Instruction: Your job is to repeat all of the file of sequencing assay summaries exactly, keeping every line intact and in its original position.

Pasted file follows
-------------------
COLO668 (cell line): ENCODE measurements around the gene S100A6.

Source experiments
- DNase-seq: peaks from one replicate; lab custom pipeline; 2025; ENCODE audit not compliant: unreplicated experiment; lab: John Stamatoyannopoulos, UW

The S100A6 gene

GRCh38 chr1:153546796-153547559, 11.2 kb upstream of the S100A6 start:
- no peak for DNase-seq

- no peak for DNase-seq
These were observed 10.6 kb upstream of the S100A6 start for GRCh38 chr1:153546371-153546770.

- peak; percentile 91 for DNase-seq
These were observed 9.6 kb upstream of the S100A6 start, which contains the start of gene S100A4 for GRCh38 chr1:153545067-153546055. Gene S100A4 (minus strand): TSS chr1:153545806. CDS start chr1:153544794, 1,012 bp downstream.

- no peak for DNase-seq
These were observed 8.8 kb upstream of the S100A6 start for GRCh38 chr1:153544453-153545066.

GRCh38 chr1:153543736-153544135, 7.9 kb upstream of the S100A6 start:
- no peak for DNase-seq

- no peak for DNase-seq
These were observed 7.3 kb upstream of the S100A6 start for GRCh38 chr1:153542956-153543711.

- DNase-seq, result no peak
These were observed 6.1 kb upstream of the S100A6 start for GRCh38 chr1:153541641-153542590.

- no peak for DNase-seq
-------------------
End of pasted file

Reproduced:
COLO668 (cell line): ENCODE measurements around the gene S100A6.

Source experiments
- DNase-seq: peaks from one replicate; lab custom pipeline; 2025; ENCODE audit not compliant: unreplicated experiment; lab: John Stamatoyannopoulos, UW

The S100A6 gene

GRCh38 chr1:153546796-153547559, 11.2 kb upstream of the S100A6 start:
- no peak for DNase-seq

- no peak for DNase-seq
These were observed 10.6 kb upstream of the S100A6 start for GRCh38 chr1:153546371-153546770.

- peak; percentile 91 for DNase-seq
These were observed 9.6 kb upstream of the S100A6 start, which contains the start of gene S100A4 for GRCh38 chr1:153545067-153546055. Gene S100A4 (minus strand): TSS chr1:153545806. CDS start chr1:153544794, 1,012 bp downstream.

- no peak for DNase-seq
These were observed 8.8 kb upstream of the S100A6 start for GRCh38 chr1:153544453-153545066.

GRCh38 chr1:153543736-153544135, 7.9 kb upstream of the S100A6 start:
- no peak for DNase-seq

- no peak for DNase-seq
These were observed 7.3 kb upstream of the S100A6 start for GRCh38 chr1:153542956-153543711.

- DNase-seq, result no peak
These were observed 6.1 kb upstream of the S100A6 start for GRCh38 chr1:153541641-153542590.

- no peak for DNase-seq